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provided support in particular by finding positive events, which was often difficult for
depressive patients. In the so called “Book of Life” module, the patient was encouraged
to write down this positive situation and could add photos and music if desired. Similar
to the generative document which is produced in “Dignity Therapy” (Chochinov et
al.,2005) , all participants received at the end of the final session a printed version of
their text and photographs of the Book of Life that they had developed together with the
therapist during their participationThey were encouraged to further adopt the developed
strategies (e.g. restructuring negative thoughts, focusing on positive events in their lives,
or talking to significant others about their emotions) to reduce negative mood.. There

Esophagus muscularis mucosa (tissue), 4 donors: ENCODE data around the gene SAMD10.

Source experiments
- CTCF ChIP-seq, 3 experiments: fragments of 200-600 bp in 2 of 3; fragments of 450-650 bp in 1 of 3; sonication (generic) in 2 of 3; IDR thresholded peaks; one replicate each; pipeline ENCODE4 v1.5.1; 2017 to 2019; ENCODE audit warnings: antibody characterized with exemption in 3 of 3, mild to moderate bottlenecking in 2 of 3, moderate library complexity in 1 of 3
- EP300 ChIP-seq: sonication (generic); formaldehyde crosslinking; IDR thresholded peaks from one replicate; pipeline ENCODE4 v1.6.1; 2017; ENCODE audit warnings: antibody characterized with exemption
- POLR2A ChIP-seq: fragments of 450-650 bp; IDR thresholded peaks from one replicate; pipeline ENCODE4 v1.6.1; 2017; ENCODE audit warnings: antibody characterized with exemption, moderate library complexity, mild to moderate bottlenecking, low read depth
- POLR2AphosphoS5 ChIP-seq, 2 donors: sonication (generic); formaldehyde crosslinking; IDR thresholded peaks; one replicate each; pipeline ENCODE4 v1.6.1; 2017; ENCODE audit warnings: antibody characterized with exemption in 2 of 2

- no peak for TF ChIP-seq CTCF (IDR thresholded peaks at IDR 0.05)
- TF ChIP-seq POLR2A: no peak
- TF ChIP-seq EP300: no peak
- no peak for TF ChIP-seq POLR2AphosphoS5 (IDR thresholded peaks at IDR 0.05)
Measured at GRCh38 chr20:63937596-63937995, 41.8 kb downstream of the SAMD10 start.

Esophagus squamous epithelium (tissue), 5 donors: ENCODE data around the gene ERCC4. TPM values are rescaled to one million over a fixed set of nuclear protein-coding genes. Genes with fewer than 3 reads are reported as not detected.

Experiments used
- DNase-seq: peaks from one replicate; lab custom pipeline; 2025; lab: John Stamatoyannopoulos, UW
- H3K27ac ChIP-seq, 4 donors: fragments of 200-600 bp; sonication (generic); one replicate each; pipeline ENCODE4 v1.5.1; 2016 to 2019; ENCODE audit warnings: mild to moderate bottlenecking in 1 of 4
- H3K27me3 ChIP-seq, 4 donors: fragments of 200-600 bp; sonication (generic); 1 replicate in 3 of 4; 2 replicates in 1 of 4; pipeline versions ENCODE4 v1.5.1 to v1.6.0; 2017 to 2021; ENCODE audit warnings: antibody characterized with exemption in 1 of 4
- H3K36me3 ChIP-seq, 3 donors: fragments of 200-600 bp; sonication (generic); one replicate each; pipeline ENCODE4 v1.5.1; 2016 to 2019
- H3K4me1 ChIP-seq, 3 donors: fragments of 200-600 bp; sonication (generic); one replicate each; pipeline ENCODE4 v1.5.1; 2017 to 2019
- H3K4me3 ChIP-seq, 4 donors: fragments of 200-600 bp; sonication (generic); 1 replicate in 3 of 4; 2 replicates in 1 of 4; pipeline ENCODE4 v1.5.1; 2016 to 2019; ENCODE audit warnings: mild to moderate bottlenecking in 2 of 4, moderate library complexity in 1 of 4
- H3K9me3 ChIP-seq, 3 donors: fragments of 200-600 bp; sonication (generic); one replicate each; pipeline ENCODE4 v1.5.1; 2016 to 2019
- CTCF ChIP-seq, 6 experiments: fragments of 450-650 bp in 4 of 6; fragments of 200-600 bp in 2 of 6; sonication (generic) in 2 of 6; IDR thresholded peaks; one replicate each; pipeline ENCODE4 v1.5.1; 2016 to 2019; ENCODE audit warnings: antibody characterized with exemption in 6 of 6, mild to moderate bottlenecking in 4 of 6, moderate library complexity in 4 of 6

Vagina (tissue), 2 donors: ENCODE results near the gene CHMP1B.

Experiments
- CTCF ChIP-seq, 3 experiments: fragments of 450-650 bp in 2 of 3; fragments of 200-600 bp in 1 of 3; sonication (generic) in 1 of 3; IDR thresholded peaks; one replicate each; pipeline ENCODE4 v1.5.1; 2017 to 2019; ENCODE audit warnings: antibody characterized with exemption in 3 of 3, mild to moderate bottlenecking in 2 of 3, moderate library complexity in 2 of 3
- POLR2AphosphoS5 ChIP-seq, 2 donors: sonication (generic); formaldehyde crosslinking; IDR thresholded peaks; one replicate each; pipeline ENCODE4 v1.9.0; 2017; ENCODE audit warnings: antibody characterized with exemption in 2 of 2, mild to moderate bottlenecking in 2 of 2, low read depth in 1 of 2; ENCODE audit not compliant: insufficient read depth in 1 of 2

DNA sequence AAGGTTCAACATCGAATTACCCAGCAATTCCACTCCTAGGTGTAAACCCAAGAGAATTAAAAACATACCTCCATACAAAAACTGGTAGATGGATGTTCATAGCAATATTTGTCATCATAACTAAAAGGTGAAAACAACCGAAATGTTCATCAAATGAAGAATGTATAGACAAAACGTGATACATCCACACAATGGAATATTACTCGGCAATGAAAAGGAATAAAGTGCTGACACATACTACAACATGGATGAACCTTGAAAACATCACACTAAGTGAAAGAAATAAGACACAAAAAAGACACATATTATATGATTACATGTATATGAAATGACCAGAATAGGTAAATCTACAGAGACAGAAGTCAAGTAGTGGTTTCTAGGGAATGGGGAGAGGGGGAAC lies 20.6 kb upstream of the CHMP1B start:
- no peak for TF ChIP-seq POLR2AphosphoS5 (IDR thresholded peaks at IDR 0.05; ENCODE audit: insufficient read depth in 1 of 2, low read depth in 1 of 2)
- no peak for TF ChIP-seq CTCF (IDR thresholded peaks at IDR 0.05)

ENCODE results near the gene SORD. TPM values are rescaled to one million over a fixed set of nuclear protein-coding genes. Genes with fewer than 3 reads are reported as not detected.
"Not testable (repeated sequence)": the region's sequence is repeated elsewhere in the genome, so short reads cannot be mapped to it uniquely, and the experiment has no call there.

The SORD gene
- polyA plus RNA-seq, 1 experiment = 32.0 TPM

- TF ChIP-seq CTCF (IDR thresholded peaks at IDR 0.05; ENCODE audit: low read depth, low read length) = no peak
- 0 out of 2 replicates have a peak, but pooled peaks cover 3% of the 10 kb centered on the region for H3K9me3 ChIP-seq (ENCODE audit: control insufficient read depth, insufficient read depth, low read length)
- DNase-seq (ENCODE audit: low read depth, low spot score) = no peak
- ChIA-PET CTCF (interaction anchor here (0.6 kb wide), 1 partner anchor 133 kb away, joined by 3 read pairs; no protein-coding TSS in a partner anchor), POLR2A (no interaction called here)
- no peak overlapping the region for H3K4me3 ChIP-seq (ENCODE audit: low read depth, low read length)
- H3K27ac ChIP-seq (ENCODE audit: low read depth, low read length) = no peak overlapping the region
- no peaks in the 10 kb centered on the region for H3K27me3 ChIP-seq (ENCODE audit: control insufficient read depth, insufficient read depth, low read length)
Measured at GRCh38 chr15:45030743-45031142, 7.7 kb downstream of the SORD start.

was no check afterwards whether the participants actually followed the suggestion.
SPSS 17.0 for Windows was used for all analyses. In preliminary analyses, we
compared the intervention and the control group at baseline using t and chi-square tests.
To test hypothesis 1, analysis of covariance (ANCOVA) for repeated measures was
carried out including a between-group factor (intervention vs. control group) and a
within-group factor (pre-treatment vs. post-treatment). The main focus was basically on
the group x time interaction effect. Further, mean scores at follow-up (after 3 months)
were compared with pre-treatment mean scores (ANOVA). In addition, partial
correlations (Pearson) were calculated to examine the relationship between the
depression residual gain scores and the investigated variables.
To quantify the magnitude of differences between the two groups (intervention
versus control), we used Cohen’s d as a measure of effect size. Cohen (1992)
distinguished between small (d = .20), medium (d = .50) and large (d = .80) effect sizes.
As no participants dropped out after beginning the intervention, we did not
conduct intention-to-treat analysis.